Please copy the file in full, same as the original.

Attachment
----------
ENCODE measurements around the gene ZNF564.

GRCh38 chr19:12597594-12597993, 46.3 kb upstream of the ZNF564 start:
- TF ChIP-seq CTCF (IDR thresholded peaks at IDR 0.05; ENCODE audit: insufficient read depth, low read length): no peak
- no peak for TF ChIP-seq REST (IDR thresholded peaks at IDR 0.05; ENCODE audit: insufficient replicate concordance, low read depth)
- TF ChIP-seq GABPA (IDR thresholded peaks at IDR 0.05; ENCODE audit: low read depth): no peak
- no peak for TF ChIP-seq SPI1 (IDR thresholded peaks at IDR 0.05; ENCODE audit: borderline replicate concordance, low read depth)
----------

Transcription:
ENCODE measurements around the gene ZNF564.

GRCh38 chr19:12597594-12597993, 46.3 kb upstream of the ZNF564 start:
- TF ChIP-seq CTCF (IDR thresholded peaks at IDR 0.05; ENCODE audit: insufficient read depth, low read length): no peak
- no peak for TF ChIP-seq REST (IDR thresholded peaks at IDR 0.05; ENCODE audit: insufficient replicate concordance, low read depth)
- TF ChIP-seq GABPA (IDR thresholded peaks at IDR 0.05; ENCODE audit: low read depth): no peak
- no peak for TF ChIP-seq SPI1 (IDR thresholded peaks at IDR 0.05; ENCODE audit: borderline replicate concordance, low read depth)